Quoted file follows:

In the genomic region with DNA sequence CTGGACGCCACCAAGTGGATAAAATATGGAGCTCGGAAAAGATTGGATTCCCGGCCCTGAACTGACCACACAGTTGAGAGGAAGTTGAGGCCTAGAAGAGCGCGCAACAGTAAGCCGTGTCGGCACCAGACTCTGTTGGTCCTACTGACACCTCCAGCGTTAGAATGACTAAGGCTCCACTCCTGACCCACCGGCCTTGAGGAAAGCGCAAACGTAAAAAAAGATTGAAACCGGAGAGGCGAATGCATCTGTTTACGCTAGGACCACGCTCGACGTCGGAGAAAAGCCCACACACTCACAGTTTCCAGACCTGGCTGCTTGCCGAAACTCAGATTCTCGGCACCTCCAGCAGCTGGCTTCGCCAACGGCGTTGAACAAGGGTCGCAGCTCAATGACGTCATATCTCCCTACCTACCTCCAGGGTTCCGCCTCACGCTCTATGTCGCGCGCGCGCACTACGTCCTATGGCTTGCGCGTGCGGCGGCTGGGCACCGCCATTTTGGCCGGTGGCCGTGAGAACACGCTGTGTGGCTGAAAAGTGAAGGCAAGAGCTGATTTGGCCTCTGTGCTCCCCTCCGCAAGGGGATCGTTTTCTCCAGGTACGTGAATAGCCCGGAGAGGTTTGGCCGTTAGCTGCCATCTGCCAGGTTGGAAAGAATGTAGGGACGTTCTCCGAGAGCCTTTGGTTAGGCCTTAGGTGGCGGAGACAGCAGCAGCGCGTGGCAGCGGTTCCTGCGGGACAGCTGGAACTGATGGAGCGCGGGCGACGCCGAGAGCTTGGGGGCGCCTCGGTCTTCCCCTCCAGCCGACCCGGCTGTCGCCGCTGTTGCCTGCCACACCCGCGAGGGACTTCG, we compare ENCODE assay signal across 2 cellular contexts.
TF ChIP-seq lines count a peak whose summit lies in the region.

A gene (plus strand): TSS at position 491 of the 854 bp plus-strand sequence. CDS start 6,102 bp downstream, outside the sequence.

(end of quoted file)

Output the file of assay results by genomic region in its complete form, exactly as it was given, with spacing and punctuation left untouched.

In the genomic region with DNA sequence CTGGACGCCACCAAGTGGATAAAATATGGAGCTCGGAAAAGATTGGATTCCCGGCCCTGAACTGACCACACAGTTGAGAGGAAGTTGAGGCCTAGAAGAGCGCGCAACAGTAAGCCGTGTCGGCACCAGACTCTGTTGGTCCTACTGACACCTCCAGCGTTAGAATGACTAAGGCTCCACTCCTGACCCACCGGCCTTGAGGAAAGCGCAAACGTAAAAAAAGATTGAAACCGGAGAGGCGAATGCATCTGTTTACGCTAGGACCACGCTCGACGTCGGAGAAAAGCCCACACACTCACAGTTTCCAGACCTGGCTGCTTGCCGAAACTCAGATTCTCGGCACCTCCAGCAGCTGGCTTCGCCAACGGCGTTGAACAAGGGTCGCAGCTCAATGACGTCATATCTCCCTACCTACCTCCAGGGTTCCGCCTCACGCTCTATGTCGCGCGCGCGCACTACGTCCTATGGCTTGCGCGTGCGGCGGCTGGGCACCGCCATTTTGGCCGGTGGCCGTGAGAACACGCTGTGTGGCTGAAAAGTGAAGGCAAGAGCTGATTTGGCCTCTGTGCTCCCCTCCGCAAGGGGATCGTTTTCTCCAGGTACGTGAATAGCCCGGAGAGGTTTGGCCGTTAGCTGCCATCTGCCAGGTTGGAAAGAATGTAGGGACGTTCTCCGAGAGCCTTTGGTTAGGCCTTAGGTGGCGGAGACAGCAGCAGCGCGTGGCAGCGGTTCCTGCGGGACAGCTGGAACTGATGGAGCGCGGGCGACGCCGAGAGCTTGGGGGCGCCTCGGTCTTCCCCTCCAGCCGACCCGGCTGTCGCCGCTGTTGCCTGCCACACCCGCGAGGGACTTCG, we compare ENCODE assay signal across 2 cellular contexts.
TF ChIP-seq lines count a peak whose summit lies in the region.

A gene (plus strand): TSS at position 491 of the 854 bp plus-strand sequence. CDS start 6,102 bp downstream, outside the sequence.